Edit 2: more edits for clarity.
    Last edited: Sep 24, 2014
  7. Aerus

    Aerus Elemental Alchemist 5+ Year Member

    Apr 20, 2012
    hSDN Member
    hSDN Alumni
    You're the opposite of me. I love using critical thinking and am less enthusiastic about memorizing things. I use critical thinking in order to avoid memorizing details because I HATE it. If there is anyway to solve a problem critically without memorizing minutae, I would go for it in a heartbeat.

    Sometimes I do wish that I had an affinity for memorization. The grass is always greener, I suppose.

    Sent from The World Tree using SDN Mobile
    AspiringERMD likes this.
  8. type12

    type12 2+ Year Member

    Jun 12, 2012
    Awesome post, Lucca. I would say this is the hardest, but best way (and same goes for mathematics as second hardest and second best). When you can mathematically demonstrate the concept of a tachyon or a virtual particle, it's mind blown territory. I never did this, but a friend in Atlanta showed me how, and I understood it for such a brief, but amazing moment lol.
  9. ZaneKaiser

    ZaneKaiser 2+ Year Member

    Feb 14, 2013
    Okay, sorry for reviving this thread. But I am having a serious problem with critical thinking now. It seems my streak of A's in biology courses has come to an end. I received a C+ in my upper division molecular genetics class, and the reason is I couldn't memorize my way to an A.

    I studied and made sure I knew the slides inside and out, and memorized every detail of every slide. I ended up getting an 80 on the first midterm, a 52 on the second, and a 70 on the final.

    All his tests emphasized the application of what you learn and your analytical and logical problem solving skills. (i.e. Predict what you think would happen if "this" or that went wrong, explain your reasoning.)

    Memorizing got you no where. I tried very hard to understand the general concepts, but the logical and critical thinking tricks really tripped me up and I wasn't able to figure out how to answer the questions in the limited time we had during the tests.

    It really confirmed that I was a bad thinker, and I really need to find a way to improve it because all the upper division bio classes I'm going to be taking are not going to be memorization based, and will be application based.

    Would appreciate any help in this regard.
    Last edited: Dec 24, 2014
  10. AlteredScale

    AlteredScale SDN Moderator 2+ Year Member

    May 10, 2013
    Step 1 Study Cave
    One class does not put the "poor critical thinker" stamp on your forehead. Many professors test in a variety of ways and this one happened to be not your forte. That's OK. Best advice I can do is see if you can receive your tests back and go over what you got wrong and got right and analyze if there were certain applications that you commonly missed. When you can recognize those weaknesses then take not of them, you'll start to recognize those style of questions on future exams.

    Hope that helps!
  11. altblue

    altblue 2+ Year Member

    Feb 11, 2014
    Since you're aware of deficits in your thinking and why the test was difficult (for application reasons and not just reasons like "my professor is unfair"), you're probably not a bad thinker at all. :)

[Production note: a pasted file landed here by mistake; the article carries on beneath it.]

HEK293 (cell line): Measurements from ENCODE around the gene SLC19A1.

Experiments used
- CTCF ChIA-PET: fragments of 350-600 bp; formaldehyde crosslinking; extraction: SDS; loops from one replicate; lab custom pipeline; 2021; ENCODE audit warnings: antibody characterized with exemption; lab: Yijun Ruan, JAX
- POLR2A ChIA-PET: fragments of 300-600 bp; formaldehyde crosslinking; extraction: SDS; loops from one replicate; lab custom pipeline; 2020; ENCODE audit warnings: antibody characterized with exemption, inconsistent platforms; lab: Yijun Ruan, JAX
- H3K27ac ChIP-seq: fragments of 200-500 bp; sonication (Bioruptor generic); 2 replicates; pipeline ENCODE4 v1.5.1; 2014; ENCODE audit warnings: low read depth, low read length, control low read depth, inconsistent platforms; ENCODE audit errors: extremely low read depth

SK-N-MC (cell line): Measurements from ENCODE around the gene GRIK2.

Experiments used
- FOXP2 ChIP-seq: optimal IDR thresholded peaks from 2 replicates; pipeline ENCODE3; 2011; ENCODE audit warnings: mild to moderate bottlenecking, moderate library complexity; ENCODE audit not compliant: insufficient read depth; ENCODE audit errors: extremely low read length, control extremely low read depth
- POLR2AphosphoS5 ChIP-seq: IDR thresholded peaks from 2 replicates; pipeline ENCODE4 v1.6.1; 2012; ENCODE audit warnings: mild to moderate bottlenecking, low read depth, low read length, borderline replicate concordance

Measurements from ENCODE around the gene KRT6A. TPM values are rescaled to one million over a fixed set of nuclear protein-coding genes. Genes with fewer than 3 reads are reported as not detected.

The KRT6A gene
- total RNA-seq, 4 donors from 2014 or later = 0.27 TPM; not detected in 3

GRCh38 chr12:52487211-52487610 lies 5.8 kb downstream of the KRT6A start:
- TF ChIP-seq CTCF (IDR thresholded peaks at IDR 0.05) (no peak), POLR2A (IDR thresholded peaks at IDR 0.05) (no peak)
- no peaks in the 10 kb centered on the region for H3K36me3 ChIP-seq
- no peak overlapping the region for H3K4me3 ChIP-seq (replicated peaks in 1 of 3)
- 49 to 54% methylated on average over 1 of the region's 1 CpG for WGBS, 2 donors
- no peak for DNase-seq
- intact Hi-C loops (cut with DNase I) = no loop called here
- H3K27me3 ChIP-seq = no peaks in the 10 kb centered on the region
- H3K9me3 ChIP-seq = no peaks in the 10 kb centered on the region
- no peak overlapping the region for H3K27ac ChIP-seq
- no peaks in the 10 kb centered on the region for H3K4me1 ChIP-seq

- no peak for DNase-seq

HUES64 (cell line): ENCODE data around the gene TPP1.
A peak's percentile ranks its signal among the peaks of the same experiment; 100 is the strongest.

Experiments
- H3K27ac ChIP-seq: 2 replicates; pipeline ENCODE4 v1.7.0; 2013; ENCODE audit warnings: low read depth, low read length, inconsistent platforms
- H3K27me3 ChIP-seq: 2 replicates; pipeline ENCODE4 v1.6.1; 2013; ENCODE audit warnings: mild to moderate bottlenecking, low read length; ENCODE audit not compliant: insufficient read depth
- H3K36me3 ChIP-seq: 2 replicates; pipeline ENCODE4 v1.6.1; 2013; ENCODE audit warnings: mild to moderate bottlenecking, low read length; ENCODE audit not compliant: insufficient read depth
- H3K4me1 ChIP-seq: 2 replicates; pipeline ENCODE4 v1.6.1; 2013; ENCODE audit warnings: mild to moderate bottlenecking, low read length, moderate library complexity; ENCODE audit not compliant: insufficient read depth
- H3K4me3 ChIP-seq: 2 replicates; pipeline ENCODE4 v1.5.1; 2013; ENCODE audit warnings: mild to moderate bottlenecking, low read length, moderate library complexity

Unfortunately, biology professors have a habit of testing for understanding of obscure material (for which a "general" understanding is not helpful) or comparing two concepts that don't initially seem related.

    I'd recommend rehearsing the material in front of others (I think there are guides for this), like classmates, to check for understanding and have time for questions too. Or, what i have found helpful, is relating diagrams to each other (if it were say a process or cycle) and connecting diagrams to conceptual text (like a definition or theory), which has often in my experience improved my understanding of the material. But I don't know your exact study habits or what works well for you. :)
  12. Shirafune

    Shirafune 2+ Year Member

    Jan 2, 2014
    For upper division bio courses, analyzing famous historical experiments as well as those in contemporary papers have been great help in becoming a critical thinker. Try to understand why the authors used each particular experiment. What were the controls and why were they used? Usually papers have multiple experiments that compound a single conclusion to be more convincing. What experiments aim to illustrate the same/similar conclusion? Then, how did the authors reach their conclusion? The evidence is in the data; you just need to be able find the relevant points. Going from experiment to the next, why have the authors laid out their paper this way? Why is experiment B the next logical step after experiment A?

    If you can answer all these sorts of questions, then I would say you are pretty golden as a critical thinker.
    altblue and AlteredScale like this.
  13. allojay

    allojay 2+ Year Member

    Nov 14, 2013
    East Coast
    In addition to what was put above, I think you can improve your critical thinking by working yourself through class material. For example, if you're reading about a topic, let's say bacteria. You would read all about it and it's morphology, how to identify it and so on. Then ask yourself, 'if I were going to test this, how would I ask questions about this?' Then think of the different ways you could ask questions about what you just read. One more thing to do is ask questions as you read. For example, why does a gram positive bacteria stain purple but gram negative stain red? Why are some bacteria resistant to certain antibiotics and others susceptible? By doing this, you're actively learning and improving your critical thinking skills. So when exam time comes, your mind is already in the right position to attack questions.
    lamt1220 likes this.